While all of these things are helpful at preventing the cycle of stress from getting even more deeply entrenched, they don’t do anything to release the massive amounts of stress, as Professor Selye calls “premature cognitive commitments,”  that we’ve been accumulating since we were young.

Trying to find balance to eliminate stress is a bit like the tail wagging the dog.  We need to get to the root cause of stress which is causing the imbalance in the first place.

Eliminate Stress First, Then Balance Follows

To break free from the relentless grip of accumulated stresses and premature cognitive commitments, deep bodily rest becomes the transformative key. Within this profound state of rest, stresses are released, and adaptation energy surges, ushering the body from perpetual chaos driven by stress chemistry into a harmonious equilibrium known as “stay and play.”

This shift, returning the body to homeostasis, empowers individuals to gracefully navigate the demands of high-performing lives, unburdened by chronic stress and fortified with vitality.

The result? We no longer have to “find balance” in our lives; we simply live it.

So, the question becomes…how do we find the right type of deep rest to trigger this healing from chronic stress to balance and bliss? Well, that’s where the power of meditation comes in.

Vedic Meditation: A Powerful Tool for Deep Rest

Vedic Meditation is an ancient mental technique that traces its origins back thousands of years.

Vedic Meditation is the best meditation for stress and anxiety. It excels at guiding the mind deep into layers of tranquility and stillness, resulting in a  thought-free, consciously rejuvenating state.

In this profound journey, the greater the stillness of the mind, the deeper the relaxation and repose experienced by the body.

Remarkably, a 20-minute session of Vedic Meditation imparts to the body the equivalent of hundreds of minutes of sleep-equivalent rest, which paves the way for an easy and systematic release of accumulated stresses and the facilitation of healing.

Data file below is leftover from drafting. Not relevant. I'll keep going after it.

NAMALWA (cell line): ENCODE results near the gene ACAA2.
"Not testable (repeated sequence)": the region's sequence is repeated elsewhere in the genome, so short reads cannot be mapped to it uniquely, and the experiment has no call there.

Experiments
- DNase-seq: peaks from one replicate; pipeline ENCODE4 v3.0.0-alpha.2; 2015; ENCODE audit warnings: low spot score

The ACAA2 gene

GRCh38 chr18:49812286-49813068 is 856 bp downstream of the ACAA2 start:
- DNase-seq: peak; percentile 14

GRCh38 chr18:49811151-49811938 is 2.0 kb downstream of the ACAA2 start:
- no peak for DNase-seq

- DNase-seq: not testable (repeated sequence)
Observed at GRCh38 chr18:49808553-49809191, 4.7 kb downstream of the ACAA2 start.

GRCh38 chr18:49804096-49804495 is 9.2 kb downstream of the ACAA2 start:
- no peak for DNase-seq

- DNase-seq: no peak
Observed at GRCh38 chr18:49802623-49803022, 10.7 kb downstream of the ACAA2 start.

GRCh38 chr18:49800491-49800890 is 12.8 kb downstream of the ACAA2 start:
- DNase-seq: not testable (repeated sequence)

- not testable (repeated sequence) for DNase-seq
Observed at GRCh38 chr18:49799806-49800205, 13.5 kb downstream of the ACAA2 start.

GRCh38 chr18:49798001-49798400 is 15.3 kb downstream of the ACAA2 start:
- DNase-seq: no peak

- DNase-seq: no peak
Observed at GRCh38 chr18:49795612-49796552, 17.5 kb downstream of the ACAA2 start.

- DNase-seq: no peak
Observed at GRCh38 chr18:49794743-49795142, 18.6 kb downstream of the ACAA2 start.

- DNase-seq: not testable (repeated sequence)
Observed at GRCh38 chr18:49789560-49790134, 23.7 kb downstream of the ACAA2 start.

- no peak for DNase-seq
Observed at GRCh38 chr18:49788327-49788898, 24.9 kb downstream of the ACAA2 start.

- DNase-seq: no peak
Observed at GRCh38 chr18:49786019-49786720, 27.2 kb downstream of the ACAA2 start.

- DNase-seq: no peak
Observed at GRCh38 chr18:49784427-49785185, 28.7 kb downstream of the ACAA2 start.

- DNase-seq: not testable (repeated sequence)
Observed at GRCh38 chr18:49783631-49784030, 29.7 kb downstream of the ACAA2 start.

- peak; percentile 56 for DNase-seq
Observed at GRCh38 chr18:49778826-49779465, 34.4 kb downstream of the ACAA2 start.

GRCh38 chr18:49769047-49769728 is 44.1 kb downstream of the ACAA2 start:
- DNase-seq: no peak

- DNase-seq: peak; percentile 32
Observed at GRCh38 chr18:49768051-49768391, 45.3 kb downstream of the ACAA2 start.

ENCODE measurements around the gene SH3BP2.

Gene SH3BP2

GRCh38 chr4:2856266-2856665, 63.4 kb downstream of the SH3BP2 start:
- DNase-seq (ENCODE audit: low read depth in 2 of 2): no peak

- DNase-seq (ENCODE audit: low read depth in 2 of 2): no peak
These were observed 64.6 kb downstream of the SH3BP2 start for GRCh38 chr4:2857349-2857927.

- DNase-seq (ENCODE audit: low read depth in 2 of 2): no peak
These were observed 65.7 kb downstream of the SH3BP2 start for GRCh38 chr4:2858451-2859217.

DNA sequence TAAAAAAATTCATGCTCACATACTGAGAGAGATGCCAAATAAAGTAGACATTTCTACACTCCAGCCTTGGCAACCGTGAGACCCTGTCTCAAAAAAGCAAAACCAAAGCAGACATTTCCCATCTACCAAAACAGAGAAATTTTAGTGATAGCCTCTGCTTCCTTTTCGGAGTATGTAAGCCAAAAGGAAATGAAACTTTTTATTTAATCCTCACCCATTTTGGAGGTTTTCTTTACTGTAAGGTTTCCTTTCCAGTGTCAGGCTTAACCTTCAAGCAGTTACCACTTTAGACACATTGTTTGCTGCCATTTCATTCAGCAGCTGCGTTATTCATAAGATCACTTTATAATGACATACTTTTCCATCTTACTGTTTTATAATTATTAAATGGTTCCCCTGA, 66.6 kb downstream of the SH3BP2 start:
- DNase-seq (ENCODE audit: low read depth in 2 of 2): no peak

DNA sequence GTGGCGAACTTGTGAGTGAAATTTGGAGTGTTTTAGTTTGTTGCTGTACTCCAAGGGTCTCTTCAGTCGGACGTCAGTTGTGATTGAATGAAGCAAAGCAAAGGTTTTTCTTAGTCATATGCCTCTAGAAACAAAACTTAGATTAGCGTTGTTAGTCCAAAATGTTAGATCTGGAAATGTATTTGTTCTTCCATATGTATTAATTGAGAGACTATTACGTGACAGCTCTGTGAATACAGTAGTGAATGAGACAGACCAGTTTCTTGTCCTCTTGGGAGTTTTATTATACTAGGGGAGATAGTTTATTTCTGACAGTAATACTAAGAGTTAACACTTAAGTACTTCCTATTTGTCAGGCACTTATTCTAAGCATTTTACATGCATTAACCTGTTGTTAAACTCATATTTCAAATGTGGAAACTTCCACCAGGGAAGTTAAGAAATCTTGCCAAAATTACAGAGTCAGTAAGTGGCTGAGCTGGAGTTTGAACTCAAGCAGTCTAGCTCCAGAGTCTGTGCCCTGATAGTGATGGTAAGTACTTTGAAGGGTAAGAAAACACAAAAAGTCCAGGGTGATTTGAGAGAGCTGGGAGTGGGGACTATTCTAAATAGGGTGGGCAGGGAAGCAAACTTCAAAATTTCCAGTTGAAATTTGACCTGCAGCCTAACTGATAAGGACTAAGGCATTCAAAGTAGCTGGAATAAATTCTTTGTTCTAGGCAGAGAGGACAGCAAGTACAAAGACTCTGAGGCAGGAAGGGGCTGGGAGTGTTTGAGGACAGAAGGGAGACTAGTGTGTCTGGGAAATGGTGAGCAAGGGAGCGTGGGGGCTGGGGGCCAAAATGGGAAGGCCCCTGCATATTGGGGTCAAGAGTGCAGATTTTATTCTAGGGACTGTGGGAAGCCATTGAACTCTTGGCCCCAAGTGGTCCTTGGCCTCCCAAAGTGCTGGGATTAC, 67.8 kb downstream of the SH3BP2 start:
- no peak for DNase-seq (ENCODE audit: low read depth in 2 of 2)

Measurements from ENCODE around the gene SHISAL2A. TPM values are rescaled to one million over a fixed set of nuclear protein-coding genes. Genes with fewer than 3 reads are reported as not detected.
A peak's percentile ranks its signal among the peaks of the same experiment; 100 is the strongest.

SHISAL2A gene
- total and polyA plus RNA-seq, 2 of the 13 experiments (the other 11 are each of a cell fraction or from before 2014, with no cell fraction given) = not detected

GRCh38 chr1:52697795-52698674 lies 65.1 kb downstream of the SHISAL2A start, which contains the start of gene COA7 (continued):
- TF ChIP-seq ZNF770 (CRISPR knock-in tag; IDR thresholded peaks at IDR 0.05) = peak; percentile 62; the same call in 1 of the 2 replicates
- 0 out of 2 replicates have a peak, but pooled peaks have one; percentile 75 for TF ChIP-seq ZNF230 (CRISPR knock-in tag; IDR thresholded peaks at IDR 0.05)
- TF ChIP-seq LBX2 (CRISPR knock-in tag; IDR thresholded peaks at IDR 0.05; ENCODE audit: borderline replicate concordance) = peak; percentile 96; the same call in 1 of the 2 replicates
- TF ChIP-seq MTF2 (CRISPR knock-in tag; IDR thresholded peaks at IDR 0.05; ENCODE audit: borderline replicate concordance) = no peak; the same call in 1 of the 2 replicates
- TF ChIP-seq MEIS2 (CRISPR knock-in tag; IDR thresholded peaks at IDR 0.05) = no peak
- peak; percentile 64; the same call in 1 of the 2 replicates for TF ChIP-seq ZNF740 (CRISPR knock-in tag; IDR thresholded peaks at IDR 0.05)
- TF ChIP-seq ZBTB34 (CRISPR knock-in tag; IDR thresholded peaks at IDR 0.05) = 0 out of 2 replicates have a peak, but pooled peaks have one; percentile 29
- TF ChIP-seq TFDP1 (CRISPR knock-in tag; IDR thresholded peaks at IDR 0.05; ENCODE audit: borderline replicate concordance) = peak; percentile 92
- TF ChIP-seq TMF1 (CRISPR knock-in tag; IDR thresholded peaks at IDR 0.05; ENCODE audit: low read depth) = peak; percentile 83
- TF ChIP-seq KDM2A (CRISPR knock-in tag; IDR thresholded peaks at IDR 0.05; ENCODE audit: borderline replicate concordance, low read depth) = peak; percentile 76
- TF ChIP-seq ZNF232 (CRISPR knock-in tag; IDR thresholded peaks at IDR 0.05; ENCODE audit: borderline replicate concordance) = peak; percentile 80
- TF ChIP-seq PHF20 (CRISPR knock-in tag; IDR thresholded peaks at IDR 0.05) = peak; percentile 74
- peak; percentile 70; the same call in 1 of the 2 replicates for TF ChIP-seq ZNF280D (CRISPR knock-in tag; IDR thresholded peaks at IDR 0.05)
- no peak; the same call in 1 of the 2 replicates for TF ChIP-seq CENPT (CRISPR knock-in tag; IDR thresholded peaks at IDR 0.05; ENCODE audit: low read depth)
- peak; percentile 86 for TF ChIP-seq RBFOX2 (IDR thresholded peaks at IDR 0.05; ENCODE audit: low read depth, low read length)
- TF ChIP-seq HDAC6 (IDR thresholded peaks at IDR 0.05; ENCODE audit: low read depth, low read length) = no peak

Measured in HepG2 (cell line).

This time-honored practice stands as a steadfast gateway to rejuvenation within the demands of our modern lives.

As a twice-daily Vedic Meditator, one is releasing more stress from the physiology than they can take in on any given day, which allows the negative effects of chronic stress to dissipate, and balance to come naturally.

In this way, Vedic Meditation offers us a much more powerful alternative to “stress management.” Vedic Meditation can pave the way for stress elimination altogether.

With this mindfulness-based stress reduction technique, everyone has the chance to live  a life that prioritizes  adaptability, resiliency, and wholeness in health, rather than constant stress management.

Vedic Meditation Course: A Deep Dive into the Science of Stress  and Happiness

My personal journey of discovering the profound benefits of meditation (especially Vedic Meditation) ignited a deep curiosity within me, driving me to delve into the intricate science of stress.

This fascination forms the foundation of my teaching approach in the 4-day course. We dedicate a session to understanding the intricacies of stress, and exploring how and why it accumulates over a lifetime.

Moreover, we delve into the experiential aspect, guiding new meditators to grasp the sensation of stress release within meditation, thus providing a holistic understanding of its physiological processes.

By the end of the course, participants not only learn how to meditate but also emerge with a comprehensive knowledge of stress and the proactive measures required to eliminate it, equipping them with insights surpassing those of 95% of contemporary health practitioners.

Take the Next Step

To learn more about how Vedic Meditation not only manages your stress but eliminates them completely, join me for an Introductory Talk on Vedic Meditation.

I’ll share with you my own personal journey from feeling the effects of chronic stress to being able to live a healthy, abundant, and energetic life.

About Susan


I learned Vedic Meditation to feel more like myself again.

Before long, I began to feel present and relaxed, and all the years of pushing and stressing lifted.